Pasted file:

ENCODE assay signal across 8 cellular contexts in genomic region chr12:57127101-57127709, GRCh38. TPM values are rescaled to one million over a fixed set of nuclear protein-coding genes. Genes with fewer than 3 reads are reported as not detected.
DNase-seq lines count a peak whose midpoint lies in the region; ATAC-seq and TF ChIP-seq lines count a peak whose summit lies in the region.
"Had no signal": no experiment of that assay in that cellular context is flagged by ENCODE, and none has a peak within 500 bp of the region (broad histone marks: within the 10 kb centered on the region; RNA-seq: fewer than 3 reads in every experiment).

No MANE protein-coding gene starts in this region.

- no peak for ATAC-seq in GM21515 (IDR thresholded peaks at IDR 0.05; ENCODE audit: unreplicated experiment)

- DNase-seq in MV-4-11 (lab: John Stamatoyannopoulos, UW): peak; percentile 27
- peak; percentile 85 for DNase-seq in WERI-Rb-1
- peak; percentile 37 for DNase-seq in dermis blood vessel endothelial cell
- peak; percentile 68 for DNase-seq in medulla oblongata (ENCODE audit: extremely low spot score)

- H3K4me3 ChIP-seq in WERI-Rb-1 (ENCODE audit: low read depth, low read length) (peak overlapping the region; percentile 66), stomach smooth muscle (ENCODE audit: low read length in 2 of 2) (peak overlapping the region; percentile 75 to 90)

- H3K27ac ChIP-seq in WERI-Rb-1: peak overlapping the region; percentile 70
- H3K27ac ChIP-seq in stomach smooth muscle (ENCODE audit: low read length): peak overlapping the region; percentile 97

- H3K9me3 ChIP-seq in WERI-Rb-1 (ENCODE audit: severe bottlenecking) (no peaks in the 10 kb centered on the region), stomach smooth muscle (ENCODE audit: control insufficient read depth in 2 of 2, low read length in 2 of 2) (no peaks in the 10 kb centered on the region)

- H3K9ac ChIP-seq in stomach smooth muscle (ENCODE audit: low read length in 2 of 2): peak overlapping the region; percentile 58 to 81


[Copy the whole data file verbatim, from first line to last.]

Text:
ENCODE assay signal across 8 cellular contexts in genomic region chr12:57127101-57127709, GRCh38. TPM values are rescaled to one million over a fixed set of nuclear protein-coding genes. Genes with fewer than 3 reads are reported as not detected.
DNase-seq lines count a peak whose midpoint lies in the region; ATAC-seq and TF ChIP-seq lines count a peak whose summit lies in the region.
"Had no signal": no experiment of that assay in that cellular context is flagged by ENCODE, and none has a peak within 500 bp of the region (broad histone marks: within the 10 kb centered on the region; RNA-seq: fewer than 3 reads in every experiment).

No MANE protein-coding gene starts in this region.

- no peak for ATAC-seq in GM21515 (IDR thresholded peaks at IDR 0.05; ENCODE audit: unreplicated experiment)

- DNase-seq in MV-4-11 (lab: John Stamatoyannopoulos, UW): peak; percentile 27
- peak; percentile 85 for DNase-seq in WERI-Rb-1
- peak; percentile 37 for DNase-seq in dermis blood vessel endothelial cell
- peak; percentile 68 for DNase-seq in medulla oblongata (ENCODE audit: extremely low spot score)

- H3K4me3 ChIP-seq in WERI-Rb-1 (ENCODE audit: low read depth, low read length) (peak overlapping the region; percentile 66), stomach smooth muscle (ENCODE audit: low read length in 2 of 2) (peak overlapping the region; percentile 75 to 90)

- H3K27ac ChIP-seq in WERI-Rb-1: peak overlapping the region; percentile 70
- H3K27ac ChIP-seq in stomach smooth muscle (ENCODE audit: low read length): peak overlapping the region; percentile 97

- H3K9me3 ChIP-seq in WERI-Rb-1 (ENCODE audit: severe bottlenecking) (no peaks in the 10 kb centered on the region), stomach smooth muscle (ENCODE audit: control insufficient read depth in 2 of 2, low read length in 2 of 2) (no peaks in the 10 kb centered on the region)

- H3K9ac ChIP-seq in stomach smooth muscle (ENCODE audit: low read length in 2 of 2): peak overlapping the region; percentile 58 to 81